Tai chi and qigong are forms of mind-body exercise and meditation that may help with symptoms of cancer and side effects of treatments.

Tai chi or qigong at a glance

With slow, graceful sets of body movements and controlled breathing, tai chi and qigong (pronounced “chee-gung”) are practiced to improve balance, flexibility, muscle strength and overall health. The qi (also spelled chi) is “the life energy that flows through the body’s energy pathways.”1Chia K. The difference between tai chi and qigong. Tai Chi Society. October 23, 2011. Viewed May 17, 2021. 

Tai chi and qigong both cultivate the qi by combining movement, breathing, and meditation. The forms in qigong are not as intricate as those in tai chi and do not need to be executed as precisely. Qigong forms are freer in movement and can be adapted to your manner of moving. Qigong can be carried out standing, sitting, or lying down. Tai chi involves an advanced and elaborate choreography, and the forms generally take longer to learn and master than in qigong.

Tai chi and/or qigong may improve immune system function and are linked to reduced symptoms of depression, fatigue, lymphedema, pain, sleep difficulty, and stress. These practices are also associated with a better quality of life among people with cancer. No studies to date have investigated using these practices to treat or prevent cancer.

CancerChoices ratings for tai chi or qigong

We rate tai chi or qigong on seven attributes, with 0 the lowest rating and 5 the highest.

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Improving treatment outcomes

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Optimizing your body terrain

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Managing side effects and promoting wellness

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Reducing cancer risk

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Use by integrative oncology experts

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Author

Nancy Hepp, MS

Lead Researcher and Program Manager
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Ms. Hepp is a researcher and communicator who has been writing and editing educational content on varied health topics for more than 20 years. She serves as lead researcher, program manager, and writer for CancerChoices. Her graduate work in research and cognitive psychology, her master’s degree in instructional design, and her certificate in web design have all guided her in writing and presenting information for a wide variety of audiences and uses. Nancy’s service as faculty development coordinator in the Department of Family Medicine at Wright State University also provided experience in medical research, plus insights into medical education and medical care from the professional’s perspective.

Nancy Hepp, MS Lead Researcher and Program Manager

Reviewer

Laura Pole, RN, MSN, OCNS

Senior Clinical Consultant
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Laura Pole is senior clinical consultant for CancerChoices. Laura is an oncology clinical nurse specialist who has been providing integrative oncology clinical care, navigation, consultation, and education services for over 40 years. She is the co-creator and co-coordinator of the Integrative Oncology Navigation Training at Smith Center for Healing and the Arts in Washington, DC. Laura also manages the “Media Watch Cancer News That You Can Use” listserv for Smith Center/Commonweal. In her role as a palliative care educator and consultant, Laura has served as statewide Respecting Choices Faculty for the Virginia POST (Physician Orders for Scope of Treatment) Collaborative as well as provided statewide professional education on palliative and end-of-life care for the Virginia Association for Hospices and Palliative Care.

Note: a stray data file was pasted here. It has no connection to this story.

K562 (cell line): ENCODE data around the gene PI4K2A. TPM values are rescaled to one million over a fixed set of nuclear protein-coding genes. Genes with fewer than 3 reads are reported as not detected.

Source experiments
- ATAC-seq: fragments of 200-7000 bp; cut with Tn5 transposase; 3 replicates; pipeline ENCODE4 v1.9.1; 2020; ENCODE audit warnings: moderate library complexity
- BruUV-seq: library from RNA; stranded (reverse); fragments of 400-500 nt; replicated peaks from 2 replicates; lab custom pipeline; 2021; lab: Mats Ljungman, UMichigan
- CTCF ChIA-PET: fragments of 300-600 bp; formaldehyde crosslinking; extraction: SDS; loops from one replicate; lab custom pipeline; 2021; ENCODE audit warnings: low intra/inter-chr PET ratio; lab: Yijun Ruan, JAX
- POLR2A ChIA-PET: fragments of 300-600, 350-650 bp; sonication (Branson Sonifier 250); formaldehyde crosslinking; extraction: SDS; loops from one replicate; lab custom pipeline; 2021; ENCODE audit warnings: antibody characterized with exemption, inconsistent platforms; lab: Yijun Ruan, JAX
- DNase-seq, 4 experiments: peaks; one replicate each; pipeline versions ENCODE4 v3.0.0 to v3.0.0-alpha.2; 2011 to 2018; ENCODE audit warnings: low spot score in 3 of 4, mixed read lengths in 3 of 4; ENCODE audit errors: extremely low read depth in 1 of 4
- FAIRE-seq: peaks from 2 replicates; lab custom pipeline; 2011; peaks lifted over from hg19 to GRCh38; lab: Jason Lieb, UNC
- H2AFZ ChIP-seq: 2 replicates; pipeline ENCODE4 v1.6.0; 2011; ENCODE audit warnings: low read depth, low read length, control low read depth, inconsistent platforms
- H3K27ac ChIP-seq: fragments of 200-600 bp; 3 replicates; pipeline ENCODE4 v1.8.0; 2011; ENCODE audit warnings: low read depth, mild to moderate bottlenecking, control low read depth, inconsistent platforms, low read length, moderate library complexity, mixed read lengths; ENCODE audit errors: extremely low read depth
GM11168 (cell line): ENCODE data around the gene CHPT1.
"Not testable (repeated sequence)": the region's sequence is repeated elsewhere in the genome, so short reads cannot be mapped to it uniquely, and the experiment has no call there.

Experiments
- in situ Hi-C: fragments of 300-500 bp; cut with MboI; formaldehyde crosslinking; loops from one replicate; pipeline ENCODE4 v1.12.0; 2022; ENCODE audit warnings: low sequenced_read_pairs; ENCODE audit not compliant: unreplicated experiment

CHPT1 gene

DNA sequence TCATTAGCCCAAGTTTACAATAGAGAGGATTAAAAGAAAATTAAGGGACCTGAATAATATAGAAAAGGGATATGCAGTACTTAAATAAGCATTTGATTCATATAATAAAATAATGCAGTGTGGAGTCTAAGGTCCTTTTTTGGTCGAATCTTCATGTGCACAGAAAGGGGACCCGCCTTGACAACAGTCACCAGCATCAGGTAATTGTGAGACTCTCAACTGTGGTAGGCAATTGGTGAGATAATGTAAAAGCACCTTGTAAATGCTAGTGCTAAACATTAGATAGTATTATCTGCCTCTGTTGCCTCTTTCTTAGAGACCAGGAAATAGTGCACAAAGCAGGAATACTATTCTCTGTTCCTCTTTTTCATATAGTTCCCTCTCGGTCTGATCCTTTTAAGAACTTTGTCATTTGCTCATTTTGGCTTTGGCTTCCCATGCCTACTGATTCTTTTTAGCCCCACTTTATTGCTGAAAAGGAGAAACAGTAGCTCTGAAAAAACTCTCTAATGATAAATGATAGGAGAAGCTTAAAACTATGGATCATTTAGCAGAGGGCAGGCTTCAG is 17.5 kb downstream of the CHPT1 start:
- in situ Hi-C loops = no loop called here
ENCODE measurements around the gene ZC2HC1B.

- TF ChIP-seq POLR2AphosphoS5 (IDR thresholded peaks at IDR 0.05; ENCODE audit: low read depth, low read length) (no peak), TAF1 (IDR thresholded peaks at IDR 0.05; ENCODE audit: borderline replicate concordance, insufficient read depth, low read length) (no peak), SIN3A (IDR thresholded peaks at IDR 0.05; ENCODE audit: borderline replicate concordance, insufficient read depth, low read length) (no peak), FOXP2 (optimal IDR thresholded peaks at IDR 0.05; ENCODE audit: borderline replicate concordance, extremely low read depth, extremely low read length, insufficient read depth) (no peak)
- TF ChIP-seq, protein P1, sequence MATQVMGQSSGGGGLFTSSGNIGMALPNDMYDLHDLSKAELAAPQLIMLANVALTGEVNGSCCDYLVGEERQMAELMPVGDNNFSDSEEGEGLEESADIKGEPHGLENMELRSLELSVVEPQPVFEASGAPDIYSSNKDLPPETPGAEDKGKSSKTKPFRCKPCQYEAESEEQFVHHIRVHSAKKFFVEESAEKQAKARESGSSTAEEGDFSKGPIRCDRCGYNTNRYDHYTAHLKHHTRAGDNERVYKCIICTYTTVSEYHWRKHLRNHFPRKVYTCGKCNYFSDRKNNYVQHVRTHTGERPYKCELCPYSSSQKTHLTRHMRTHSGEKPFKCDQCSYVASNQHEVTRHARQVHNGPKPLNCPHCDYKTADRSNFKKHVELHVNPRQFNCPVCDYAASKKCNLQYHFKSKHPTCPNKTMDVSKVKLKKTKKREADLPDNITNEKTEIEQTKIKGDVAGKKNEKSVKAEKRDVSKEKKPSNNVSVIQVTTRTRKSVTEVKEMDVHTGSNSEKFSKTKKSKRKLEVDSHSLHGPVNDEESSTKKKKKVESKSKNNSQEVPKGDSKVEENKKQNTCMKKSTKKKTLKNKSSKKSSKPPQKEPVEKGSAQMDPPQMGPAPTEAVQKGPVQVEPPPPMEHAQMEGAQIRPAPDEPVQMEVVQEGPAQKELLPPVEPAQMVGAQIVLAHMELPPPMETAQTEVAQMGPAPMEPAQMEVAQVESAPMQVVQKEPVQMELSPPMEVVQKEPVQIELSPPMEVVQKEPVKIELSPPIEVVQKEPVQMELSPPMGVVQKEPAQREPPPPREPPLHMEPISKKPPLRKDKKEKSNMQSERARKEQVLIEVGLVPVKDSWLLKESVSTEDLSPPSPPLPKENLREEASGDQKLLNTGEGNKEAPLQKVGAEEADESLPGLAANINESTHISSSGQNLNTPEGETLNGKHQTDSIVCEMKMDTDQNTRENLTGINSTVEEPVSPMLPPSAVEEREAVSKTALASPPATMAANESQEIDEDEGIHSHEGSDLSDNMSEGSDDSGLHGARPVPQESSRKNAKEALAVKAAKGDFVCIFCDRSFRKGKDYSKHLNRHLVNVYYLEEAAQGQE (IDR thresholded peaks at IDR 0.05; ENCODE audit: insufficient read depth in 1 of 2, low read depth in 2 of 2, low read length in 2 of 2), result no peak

For CancerChoices, Laura curates content and research, networks with clinical and organizational partners, brings awareness and education of integrative oncology at professional and patient conferences and programs, and translates research into information relevant to the patient experience as well as clinical practice.

Laura sees her work with CancerChoices as a perfect alignment of all her passions, knowledge and skills in integrative oncology care. She is honored to serve you.

Laura Pole, RN, MSN, OCNS Senior Clinical Consultant

Last update: October 7, 2022

Last full literature review: May 2021

CancerChoices provides information about integrative in cancer care, a patient-centered approach combining the best of conventional care, self care and evidence-informed complementary care in an integrated plan cancer care. We review complementaryin cancer care, complementary care involves the use of therapies intended to enhance or add to standard conventional treatments; examples include supplements, mind-body approaches such as yoga or psychosocial therapy, and acupuncture therapies and self-care lifestyle actions and behaviors that may impact cancer outcomes; examples include eating health-promoting foods, limiting alcohol, increasing physical activity, and managing stress practices to help patients and professionals explore and integrate the best combination of conventionalthe cancer care offered by conventionally trained physicians and most hospitals; examples are chemotherapy, surgery, and radiotherapy and complementary therapies and practices for each person.

Our staff have no financial conflicts of interest to declare. We receive no funds from any manufacturers or retailers gaining financial profit by promoting or discouraging therapies mentioned on this site.

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